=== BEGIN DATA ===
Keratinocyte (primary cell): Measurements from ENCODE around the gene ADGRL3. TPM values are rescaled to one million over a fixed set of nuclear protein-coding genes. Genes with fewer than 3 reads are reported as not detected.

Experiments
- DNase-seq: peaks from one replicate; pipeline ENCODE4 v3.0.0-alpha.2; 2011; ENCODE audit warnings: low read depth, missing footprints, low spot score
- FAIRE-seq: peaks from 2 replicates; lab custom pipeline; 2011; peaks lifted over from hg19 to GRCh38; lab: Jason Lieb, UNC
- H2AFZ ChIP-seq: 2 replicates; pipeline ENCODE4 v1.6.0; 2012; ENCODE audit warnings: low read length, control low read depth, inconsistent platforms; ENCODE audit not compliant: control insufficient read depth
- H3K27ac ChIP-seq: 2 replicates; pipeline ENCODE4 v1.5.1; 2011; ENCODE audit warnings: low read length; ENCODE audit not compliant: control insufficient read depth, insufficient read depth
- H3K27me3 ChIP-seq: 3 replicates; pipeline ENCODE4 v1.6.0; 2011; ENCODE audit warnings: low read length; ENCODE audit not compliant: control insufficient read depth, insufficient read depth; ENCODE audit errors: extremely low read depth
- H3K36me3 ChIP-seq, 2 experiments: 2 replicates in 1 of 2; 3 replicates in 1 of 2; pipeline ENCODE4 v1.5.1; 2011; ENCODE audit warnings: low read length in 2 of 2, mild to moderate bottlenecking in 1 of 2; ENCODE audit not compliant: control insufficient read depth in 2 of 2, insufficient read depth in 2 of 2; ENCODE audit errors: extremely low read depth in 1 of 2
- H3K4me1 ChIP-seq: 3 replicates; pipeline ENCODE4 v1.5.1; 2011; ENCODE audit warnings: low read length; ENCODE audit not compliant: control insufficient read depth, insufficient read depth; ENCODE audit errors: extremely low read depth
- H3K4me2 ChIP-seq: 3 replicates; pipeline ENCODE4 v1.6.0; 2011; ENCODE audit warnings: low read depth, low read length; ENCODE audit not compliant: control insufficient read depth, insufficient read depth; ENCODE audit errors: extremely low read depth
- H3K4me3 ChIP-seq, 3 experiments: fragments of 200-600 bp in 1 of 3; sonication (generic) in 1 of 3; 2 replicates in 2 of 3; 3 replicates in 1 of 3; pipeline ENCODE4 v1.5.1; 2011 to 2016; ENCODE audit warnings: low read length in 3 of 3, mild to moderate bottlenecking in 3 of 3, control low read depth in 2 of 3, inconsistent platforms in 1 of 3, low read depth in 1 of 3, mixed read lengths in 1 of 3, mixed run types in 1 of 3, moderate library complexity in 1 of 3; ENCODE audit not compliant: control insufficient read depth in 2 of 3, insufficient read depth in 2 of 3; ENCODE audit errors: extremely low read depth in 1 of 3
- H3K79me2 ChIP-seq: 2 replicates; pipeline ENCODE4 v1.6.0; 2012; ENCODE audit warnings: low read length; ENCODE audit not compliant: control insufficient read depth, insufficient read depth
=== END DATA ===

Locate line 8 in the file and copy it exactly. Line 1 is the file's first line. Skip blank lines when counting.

- H3K36me3 ChIP-seq, 2 experiments: 2 replicates in 1 of 2; 3 replicates in 1 of 2; pipeline ENCODE4 v1.5.1; 2011; ENCODE audit warnings: low read length in 2 of 2, mild to moderate bottlenecking in 1 of 2; ENCODE audit not compliant: control insufficient read depth in 2 of 2, insufficient read depth in 2 of 2; ENCODE audit errors: extremely low read depth in 1 of 2